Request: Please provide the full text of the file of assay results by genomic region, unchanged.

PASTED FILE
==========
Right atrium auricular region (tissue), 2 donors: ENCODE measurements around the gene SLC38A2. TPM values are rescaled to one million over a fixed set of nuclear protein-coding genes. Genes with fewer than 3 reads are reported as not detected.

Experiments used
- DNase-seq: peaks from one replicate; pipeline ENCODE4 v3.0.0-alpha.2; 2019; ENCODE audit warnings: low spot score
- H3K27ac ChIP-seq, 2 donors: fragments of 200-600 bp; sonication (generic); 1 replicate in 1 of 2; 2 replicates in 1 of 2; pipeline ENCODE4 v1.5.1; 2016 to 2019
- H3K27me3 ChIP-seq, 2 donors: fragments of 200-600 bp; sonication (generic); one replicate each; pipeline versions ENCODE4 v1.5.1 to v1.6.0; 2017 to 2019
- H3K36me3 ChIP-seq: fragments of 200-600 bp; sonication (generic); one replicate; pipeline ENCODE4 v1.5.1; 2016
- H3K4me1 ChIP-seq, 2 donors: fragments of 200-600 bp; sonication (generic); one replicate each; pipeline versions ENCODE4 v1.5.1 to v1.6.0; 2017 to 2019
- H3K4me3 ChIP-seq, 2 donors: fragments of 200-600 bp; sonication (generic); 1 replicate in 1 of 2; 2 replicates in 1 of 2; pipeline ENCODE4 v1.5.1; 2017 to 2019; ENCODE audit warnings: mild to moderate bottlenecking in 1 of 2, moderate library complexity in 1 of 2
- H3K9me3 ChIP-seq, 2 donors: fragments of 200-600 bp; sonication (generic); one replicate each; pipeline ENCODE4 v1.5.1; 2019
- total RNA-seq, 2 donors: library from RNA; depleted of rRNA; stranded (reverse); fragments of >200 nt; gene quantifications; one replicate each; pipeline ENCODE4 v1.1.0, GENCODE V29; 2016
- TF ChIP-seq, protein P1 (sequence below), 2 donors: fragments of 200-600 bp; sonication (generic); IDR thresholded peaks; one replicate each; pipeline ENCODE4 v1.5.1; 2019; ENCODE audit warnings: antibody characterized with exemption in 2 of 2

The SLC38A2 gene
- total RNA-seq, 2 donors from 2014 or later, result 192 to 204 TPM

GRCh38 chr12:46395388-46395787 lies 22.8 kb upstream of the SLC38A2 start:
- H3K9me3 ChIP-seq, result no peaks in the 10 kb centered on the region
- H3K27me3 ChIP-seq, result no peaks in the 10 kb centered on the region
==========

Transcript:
Right atrium auricular region (tissue), 2 donors: ENCODE measurements around the gene SLC38A2. TPM values are rescaled to one million over a fixed set of nuclear protein-coding genes. Genes with fewer than 3 reads are reported as not detected.

Experiments used
- DNase-seq: peaks from one replicate; pipeline ENCODE4 v3.0.0-alpha.2; 2019; ENCODE audit warnings: low spot score
- H3K27ac ChIP-seq, 2 donors: fragments of 200-600 bp; sonication (generic); 1 replicate in 1 of 2; 2 replicates in 1 of 2; pipeline ENCODE4 v1.5.1; 2016 to 2019
- H3K27me3 ChIP-seq, 2 donors: fragments of 200-600 bp; sonication (generic); one replicate each; pipeline versions ENCODE4 v1.5.1 to v1.6.0; 2017 to 2019
- H3K36me3 ChIP-seq: fragments of 200-600 bp; sonication (generic); one replicate; pipeline ENCODE4 v1.5.1; 2016
- H3K4me1 ChIP-seq, 2 donors: fragments of 200-600 bp; sonication (generic); one replicate each; pipeline versions ENCODE4 v1.5.1 to v1.6.0; 2017 to 2019
- H3K4me3 ChIP-seq, 2 donors: fragments of 200-600 bp; sonication (generic); 1 replicate in 1 of 2; 2 replicates in 1 of 2; pipeline ENCODE4 v1.5.1; 2017 to 2019; ENCODE audit warnings: mild to moderate bottlenecking in 1 of 2, moderate library complexity in 1 of 2
- H3K9me3 ChIP-seq, 2 donors: fragments of 200-600 bp; sonication (generic); one replicate each; pipeline ENCODE4 v1.5.1; 2019
- total RNA-seq, 2 donors: library from RNA; depleted of rRNA; stranded (reverse); fragments of >200 nt; gene quantifications; one replicate each; pipeline ENCODE4 v1.1.0, GENCODE V29; 2016
- TF ChIP-seq, protein P1 (sequence below), 2 donors: fragments of 200-600 bp; sonication (generic); IDR thresholded peaks; one replicate each; pipeline ENCODE4 v1.5.1; 2019; ENCODE audit warnings: antibody characterized with exemption in 2 of 2

The SLC38A2 gene
- total RNA-seq, 2 donors from 2014 or later, result 192 to 204 TPM

GRCh38 chr12:46395388-46395787 lies 22.8 kb upstream of the SLC38A2 start:
- H3K9me3 ChIP-seq, result no peaks in the 10 kb centered on the region
- H3K27me3 ChIP-seq, result no peaks in the 10 kb centered on the region